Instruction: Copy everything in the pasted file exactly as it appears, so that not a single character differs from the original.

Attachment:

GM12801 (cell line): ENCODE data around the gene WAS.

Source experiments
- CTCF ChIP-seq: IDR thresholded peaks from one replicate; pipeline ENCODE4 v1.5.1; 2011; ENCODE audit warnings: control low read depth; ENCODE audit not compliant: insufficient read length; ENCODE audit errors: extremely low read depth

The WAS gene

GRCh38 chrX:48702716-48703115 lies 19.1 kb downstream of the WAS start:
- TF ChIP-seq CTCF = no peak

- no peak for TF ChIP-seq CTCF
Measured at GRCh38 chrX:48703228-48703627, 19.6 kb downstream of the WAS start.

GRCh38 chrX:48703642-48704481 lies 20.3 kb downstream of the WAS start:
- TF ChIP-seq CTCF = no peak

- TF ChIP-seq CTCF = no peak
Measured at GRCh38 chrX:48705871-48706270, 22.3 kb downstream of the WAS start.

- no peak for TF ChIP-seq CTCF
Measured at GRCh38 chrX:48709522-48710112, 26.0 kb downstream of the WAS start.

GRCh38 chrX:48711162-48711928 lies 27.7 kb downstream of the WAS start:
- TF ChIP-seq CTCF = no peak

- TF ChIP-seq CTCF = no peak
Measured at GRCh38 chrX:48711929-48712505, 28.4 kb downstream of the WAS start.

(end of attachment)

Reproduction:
GM12801 (cell line): ENCODE data around the gene WAS.

Source experiments
- CTCF ChIP-seq: IDR thresholded peaks from one replicate; pipeline ENCODE4 v1.5.1; 2011; ENCODE audit warnings: control low read depth; ENCODE audit not compliant: insufficient read length; ENCODE audit errors: extremely low read depth

The WAS gene

GRCh38 chrX:48702716-48703115 lies 19.1 kb downstream of the WAS start:
- TF ChIP-seq CTCF = no peak

- no peak for TF ChIP-seq CTCF
Measured at GRCh38 chrX:48703228-48703627, 19.6 kb downstream of the WAS start.

GRCh38 chrX:48703642-48704481 lies 20.3 kb downstream of the WAS start:
- TF ChIP-seq CTCF = no peak

- TF ChIP-seq CTCF = no peak
Measured at GRCh38 chrX:48705871-48706270, 22.3 kb downstream of the WAS start.

- no peak for TF ChIP-seq CTCF
Measured at GRCh38 chrX:48709522-48710112, 26.0 kb downstream of the WAS start.

GRCh38 chrX:48711162-48711928 lies 27.7 kb downstream of the WAS start:
- TF ChIP-seq CTCF = no peak

- TF ChIP-seq CTCF = no peak
Measured at GRCh38 chrX:48711929-48712505, 28.4 kb downstream of the WAS start.